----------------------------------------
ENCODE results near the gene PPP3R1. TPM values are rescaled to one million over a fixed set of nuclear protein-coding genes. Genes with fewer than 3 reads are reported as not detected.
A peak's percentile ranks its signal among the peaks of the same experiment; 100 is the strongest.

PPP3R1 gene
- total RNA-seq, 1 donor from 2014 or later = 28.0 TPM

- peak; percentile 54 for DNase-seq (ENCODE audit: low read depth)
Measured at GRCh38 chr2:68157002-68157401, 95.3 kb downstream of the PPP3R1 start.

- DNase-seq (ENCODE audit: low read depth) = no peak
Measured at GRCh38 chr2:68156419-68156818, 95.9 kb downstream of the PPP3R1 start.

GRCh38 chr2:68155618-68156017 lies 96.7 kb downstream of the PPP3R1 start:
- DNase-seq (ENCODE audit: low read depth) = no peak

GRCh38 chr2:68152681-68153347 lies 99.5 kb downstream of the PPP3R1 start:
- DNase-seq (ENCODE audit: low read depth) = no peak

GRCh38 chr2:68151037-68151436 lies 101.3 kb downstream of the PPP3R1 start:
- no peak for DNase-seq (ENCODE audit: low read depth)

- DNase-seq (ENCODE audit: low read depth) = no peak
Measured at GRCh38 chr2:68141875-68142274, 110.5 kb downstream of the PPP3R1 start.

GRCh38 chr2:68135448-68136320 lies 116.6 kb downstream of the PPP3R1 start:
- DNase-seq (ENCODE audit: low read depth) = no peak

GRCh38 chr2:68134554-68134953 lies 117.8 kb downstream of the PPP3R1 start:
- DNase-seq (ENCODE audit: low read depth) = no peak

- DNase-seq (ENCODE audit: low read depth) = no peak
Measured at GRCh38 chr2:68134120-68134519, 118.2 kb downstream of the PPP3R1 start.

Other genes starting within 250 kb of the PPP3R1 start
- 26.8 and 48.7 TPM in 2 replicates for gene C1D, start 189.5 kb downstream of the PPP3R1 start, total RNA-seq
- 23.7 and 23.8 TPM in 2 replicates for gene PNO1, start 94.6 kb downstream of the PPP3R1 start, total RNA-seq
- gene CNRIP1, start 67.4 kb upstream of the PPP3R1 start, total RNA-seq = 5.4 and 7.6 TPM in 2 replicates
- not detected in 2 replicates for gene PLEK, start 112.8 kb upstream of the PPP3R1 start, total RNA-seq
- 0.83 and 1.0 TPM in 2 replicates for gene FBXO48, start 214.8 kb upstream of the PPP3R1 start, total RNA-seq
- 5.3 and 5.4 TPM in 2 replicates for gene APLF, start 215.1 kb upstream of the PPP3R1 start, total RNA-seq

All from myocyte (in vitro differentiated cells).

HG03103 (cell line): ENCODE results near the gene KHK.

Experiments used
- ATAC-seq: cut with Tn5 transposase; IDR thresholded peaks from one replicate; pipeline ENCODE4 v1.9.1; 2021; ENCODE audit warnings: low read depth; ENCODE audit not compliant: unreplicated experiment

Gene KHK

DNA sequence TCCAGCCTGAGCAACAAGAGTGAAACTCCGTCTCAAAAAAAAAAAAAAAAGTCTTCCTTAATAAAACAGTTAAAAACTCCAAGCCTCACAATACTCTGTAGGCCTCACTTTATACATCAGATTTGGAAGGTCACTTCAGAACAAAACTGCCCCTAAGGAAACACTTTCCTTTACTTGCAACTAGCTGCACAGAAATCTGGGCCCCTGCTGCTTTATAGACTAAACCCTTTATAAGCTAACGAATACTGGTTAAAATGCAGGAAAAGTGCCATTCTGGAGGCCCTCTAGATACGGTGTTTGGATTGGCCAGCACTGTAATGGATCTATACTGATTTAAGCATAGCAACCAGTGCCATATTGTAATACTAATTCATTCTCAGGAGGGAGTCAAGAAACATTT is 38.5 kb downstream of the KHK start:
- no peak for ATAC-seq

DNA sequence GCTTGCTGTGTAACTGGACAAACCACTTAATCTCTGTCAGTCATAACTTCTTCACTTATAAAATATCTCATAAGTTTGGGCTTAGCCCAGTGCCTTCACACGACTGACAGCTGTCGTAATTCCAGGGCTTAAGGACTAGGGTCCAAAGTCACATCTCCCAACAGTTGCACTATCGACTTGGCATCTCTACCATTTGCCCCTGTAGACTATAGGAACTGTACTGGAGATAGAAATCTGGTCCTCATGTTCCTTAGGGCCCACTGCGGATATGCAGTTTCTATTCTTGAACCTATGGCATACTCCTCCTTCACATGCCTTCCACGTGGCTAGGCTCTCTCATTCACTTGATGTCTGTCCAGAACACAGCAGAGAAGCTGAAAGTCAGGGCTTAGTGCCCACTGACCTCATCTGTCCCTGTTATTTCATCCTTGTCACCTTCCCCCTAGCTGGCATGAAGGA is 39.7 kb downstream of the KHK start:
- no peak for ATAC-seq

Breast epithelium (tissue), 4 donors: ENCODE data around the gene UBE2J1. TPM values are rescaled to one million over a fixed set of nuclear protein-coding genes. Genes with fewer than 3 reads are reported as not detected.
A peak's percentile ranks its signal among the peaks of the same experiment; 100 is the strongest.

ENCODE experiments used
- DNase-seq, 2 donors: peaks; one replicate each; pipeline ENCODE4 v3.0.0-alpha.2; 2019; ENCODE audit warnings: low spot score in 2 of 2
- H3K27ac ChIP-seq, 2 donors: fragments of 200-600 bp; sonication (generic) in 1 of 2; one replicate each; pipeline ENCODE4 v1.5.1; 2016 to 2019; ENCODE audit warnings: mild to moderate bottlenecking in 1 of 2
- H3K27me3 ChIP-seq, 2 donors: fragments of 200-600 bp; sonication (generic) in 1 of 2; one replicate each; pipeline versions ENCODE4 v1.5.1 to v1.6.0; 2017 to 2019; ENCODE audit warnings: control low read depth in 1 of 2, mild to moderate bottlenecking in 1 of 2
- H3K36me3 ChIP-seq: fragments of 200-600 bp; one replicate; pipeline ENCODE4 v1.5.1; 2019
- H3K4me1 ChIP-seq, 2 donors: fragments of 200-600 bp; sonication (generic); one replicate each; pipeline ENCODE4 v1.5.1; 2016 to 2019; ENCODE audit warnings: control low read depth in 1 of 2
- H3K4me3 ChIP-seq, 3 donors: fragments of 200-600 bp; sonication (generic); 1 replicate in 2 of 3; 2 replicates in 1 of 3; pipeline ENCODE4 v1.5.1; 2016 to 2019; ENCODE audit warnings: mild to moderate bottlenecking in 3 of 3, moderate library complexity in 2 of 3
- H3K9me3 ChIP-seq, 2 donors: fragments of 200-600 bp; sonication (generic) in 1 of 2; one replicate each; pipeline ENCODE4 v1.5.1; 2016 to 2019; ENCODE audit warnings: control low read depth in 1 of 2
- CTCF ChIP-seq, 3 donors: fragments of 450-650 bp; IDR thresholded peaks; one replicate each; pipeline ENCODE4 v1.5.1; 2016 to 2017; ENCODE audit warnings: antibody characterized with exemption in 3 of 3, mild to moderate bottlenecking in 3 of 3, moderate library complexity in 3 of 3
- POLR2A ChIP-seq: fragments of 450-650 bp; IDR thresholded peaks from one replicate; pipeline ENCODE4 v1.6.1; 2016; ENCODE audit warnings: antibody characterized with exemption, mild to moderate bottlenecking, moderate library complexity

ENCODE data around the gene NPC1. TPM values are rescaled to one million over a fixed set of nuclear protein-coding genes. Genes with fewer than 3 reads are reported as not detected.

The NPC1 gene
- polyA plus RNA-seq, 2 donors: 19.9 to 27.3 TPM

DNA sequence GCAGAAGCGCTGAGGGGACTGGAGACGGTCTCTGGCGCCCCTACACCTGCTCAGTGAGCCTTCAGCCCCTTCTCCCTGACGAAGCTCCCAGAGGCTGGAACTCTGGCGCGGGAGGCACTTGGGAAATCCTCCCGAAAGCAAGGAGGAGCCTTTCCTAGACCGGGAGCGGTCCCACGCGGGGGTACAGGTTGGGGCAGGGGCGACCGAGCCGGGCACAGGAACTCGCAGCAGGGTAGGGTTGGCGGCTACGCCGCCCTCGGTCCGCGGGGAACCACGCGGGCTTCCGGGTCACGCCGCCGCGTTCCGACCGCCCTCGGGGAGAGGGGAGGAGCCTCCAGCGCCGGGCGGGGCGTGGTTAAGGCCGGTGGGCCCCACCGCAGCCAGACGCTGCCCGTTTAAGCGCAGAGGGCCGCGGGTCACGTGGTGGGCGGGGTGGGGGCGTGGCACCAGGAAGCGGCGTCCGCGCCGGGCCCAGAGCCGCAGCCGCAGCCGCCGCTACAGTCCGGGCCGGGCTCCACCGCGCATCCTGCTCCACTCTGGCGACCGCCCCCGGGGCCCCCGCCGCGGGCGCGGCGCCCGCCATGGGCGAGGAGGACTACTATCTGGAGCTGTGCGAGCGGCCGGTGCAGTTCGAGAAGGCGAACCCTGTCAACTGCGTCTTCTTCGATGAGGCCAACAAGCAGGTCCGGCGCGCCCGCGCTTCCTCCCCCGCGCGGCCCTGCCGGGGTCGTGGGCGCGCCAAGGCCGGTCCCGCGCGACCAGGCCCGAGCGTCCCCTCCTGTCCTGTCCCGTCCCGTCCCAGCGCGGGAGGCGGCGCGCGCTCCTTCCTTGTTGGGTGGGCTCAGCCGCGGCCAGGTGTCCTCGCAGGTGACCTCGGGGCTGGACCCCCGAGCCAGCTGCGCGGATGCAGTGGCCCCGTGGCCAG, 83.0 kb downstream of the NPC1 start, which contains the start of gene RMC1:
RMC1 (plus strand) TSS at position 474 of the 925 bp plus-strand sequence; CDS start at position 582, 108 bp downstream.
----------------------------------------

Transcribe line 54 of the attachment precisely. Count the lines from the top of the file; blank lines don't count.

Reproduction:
DNA sequence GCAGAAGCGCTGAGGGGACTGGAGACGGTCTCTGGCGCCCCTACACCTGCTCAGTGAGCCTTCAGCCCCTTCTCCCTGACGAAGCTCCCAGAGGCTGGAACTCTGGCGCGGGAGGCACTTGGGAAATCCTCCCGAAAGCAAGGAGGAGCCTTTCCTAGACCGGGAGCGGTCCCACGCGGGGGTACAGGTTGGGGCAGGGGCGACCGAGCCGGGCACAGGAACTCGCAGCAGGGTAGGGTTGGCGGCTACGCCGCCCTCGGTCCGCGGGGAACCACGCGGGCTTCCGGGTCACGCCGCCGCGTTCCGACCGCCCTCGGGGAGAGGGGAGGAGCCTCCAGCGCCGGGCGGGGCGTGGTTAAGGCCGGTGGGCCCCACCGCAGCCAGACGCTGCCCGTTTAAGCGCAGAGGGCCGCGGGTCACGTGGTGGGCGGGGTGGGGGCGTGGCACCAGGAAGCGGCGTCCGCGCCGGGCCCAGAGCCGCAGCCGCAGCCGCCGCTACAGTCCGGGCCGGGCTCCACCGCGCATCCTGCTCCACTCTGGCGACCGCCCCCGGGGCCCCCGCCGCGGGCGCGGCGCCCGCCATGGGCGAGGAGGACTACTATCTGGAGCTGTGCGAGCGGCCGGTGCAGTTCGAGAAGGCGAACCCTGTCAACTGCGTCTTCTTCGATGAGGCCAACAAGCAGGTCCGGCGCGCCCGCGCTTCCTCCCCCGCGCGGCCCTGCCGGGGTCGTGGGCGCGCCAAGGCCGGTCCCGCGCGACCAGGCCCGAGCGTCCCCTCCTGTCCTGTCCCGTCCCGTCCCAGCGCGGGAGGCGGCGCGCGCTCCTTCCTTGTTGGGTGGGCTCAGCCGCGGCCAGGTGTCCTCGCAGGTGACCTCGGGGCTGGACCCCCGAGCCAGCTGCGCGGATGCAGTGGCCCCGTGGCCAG, 83.0 kb downstream of the NPC1 start, which contains the start of gene RMC1: